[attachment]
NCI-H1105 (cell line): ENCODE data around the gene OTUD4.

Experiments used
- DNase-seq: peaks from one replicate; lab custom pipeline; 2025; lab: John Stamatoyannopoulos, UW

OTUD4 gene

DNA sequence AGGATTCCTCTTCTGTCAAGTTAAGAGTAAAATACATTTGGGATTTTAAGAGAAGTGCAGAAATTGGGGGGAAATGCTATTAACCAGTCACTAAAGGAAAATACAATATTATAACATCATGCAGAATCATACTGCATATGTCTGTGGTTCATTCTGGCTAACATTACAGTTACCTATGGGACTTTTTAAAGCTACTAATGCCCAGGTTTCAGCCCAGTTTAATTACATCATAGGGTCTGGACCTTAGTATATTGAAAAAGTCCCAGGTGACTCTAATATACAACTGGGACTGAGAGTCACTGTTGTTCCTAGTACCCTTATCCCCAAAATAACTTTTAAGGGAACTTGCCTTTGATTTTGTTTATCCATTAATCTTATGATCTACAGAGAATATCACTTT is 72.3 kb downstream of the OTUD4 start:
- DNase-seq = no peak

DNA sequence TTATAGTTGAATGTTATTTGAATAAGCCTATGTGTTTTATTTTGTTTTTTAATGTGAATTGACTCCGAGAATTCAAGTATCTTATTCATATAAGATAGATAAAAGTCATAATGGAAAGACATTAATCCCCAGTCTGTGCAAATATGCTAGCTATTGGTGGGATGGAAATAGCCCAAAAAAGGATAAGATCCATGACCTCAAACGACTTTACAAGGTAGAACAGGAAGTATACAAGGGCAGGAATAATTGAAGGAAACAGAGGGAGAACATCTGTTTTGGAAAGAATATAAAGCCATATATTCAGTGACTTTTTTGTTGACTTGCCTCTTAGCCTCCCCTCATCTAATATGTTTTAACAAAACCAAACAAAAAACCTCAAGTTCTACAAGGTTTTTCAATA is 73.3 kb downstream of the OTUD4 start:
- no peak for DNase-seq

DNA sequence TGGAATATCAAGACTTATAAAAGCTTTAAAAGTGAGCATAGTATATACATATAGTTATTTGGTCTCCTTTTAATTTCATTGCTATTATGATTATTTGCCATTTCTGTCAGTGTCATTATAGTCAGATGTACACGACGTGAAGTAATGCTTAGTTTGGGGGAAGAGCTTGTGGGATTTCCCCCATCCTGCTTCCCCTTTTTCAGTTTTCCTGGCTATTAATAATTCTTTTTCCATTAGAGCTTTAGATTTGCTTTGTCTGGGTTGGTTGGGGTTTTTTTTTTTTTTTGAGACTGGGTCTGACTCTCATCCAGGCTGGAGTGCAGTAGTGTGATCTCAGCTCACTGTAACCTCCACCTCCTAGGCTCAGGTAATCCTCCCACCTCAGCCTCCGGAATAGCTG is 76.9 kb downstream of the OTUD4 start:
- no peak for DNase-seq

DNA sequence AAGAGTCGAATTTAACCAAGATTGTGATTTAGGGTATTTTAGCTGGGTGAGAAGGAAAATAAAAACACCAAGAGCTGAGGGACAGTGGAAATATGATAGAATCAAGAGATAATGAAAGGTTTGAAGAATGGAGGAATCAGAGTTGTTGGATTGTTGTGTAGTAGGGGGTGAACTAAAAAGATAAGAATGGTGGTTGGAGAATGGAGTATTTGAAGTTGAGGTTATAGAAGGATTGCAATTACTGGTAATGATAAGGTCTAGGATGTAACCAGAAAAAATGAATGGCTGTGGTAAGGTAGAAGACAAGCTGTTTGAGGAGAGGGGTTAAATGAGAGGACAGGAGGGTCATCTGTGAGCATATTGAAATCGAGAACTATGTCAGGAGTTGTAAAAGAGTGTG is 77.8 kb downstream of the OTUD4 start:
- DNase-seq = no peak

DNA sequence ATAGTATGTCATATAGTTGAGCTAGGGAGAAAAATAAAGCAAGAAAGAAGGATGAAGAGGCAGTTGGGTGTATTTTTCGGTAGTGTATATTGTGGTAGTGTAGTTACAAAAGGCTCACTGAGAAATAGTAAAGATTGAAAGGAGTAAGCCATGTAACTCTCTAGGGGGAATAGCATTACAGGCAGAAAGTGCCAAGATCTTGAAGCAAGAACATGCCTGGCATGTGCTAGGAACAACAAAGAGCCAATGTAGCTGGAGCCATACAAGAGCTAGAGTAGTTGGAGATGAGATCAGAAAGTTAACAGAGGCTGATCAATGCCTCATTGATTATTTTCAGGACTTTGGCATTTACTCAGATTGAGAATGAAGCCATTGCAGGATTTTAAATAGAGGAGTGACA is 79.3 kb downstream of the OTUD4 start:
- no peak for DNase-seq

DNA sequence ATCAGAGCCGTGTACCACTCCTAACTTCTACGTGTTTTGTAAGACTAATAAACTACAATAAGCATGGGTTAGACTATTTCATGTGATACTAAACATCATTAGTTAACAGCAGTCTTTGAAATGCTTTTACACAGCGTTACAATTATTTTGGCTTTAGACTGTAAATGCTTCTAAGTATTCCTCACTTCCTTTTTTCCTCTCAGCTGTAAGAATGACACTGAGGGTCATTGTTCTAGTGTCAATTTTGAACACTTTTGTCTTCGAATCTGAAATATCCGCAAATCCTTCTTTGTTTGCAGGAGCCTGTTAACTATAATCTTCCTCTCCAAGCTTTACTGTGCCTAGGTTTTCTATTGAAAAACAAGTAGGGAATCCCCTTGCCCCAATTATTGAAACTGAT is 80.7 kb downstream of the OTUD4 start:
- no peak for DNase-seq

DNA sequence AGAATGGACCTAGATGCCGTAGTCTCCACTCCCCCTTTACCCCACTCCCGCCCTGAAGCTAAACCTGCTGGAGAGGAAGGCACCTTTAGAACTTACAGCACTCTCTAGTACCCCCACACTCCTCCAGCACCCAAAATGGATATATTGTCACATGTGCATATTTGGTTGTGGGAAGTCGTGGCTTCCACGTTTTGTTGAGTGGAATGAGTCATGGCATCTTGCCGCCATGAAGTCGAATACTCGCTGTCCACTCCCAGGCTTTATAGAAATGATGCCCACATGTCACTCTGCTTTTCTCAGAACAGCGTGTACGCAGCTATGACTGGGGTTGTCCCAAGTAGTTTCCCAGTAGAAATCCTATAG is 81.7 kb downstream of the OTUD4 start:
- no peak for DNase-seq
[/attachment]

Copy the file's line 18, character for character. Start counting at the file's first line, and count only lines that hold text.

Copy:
- no peak for DNase-seq